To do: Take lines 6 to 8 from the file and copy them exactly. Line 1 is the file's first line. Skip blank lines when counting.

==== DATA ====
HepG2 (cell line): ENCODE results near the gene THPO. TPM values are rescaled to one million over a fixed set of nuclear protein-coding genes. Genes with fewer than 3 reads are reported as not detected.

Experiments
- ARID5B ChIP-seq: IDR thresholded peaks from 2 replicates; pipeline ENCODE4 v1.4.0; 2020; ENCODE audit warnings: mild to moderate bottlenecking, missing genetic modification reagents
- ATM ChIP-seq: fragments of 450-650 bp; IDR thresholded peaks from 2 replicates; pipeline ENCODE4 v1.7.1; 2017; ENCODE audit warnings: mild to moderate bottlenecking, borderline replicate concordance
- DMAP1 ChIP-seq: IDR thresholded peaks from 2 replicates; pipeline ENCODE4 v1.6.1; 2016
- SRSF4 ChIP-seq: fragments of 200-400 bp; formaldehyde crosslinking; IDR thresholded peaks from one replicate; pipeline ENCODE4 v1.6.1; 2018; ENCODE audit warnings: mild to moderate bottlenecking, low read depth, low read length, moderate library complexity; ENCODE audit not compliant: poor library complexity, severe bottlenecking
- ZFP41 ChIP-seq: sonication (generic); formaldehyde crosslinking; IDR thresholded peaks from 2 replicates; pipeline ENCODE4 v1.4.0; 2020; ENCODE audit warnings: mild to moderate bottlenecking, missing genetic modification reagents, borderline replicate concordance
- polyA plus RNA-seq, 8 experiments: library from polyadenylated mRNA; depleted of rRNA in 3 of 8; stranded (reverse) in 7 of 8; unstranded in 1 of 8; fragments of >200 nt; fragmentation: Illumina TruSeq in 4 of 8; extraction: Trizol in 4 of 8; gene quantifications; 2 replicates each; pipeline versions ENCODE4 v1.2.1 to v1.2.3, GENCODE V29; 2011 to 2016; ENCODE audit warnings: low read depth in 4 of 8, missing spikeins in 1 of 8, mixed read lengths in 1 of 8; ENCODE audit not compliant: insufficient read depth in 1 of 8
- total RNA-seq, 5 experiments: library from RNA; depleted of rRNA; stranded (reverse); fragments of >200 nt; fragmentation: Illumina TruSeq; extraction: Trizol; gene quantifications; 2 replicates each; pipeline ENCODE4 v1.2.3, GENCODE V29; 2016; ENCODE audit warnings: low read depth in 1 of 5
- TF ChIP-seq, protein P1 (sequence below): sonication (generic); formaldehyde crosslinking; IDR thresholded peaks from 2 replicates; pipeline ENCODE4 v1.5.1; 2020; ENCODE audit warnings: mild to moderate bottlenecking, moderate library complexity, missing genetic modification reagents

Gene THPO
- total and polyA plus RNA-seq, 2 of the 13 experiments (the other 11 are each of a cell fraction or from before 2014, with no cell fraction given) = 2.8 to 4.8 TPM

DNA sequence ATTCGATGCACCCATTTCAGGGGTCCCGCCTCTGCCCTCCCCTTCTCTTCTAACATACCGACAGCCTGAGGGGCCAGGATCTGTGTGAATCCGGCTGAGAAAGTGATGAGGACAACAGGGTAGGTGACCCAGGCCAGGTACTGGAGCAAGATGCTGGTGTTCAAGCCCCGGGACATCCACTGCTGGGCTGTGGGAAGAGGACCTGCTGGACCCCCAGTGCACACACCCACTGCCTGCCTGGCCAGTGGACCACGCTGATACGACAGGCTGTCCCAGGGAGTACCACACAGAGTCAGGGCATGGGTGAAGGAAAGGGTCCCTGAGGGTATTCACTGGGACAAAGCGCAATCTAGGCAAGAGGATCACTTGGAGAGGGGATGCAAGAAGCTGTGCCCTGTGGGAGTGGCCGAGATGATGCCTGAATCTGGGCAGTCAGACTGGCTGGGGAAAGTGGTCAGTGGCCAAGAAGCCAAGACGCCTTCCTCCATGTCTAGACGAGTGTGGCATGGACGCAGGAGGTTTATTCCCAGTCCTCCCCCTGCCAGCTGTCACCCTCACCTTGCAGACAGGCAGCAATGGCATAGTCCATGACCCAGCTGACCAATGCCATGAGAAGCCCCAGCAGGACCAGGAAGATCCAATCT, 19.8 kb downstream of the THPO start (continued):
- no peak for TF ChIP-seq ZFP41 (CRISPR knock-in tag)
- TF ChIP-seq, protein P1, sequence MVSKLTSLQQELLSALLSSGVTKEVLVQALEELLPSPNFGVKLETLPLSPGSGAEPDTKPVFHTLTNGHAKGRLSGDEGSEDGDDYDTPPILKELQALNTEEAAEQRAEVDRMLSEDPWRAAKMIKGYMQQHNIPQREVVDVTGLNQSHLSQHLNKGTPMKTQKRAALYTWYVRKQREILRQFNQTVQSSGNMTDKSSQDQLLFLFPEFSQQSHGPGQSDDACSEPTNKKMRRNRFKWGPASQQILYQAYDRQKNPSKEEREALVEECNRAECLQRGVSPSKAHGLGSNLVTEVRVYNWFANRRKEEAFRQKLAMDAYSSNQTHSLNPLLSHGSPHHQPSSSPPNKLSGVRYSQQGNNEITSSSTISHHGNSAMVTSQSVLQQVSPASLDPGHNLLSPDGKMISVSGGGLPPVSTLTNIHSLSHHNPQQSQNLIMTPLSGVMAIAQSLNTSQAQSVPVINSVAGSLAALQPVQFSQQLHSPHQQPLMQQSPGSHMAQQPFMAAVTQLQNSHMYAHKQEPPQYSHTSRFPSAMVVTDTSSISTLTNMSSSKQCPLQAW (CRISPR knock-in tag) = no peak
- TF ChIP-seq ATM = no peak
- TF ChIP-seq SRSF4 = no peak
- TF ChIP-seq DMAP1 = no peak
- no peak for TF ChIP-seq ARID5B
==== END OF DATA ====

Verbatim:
- SRSF4 ChIP-seq: fragments of 200-400 bp; formaldehyde crosslinking; IDR thresholded peaks from one replicate; pipeline ENCODE4 v1.6.1; 2018; ENCODE audit warnings: mild to moderate bottlenecking, low read depth, low read length, moderate library complexity; ENCODE audit not compliant: poor library complexity, severe bottlenecking
- ZFP41 ChIP-seq: sonication (generic); formaldehyde crosslinking; IDR thresholded peaks from 2 replicates; pipeline ENCODE4 v1.4.0; 2020; ENCODE audit warnings: mild to moderate bottlenecking, missing genetic modification reagents, borderline replicate concordance
- polyA plus RNA-seq, 8 experiments: library from polyadenylated mRNA; depleted of rRNA in 3 of 8; stranded (reverse) in 7 of 8; unstranded in 1 of 8; fragments of >200 nt; fragmentation: Illumina TruSeq in 4 of 8; extraction: Trizol in 4 of 8; gene quantifications; 2 replicates each; pipeline versions ENCODE4 v1.2.1 to v1.2.3, GENCODE V29; 2011 to 2016; ENCODE audit warnings: low read depth in 4 of 8, missing spikeins in 1 of 8, mixed read lengths in 1 of 8; ENCODE audit not compliant: insufficient read depth in 1 of 8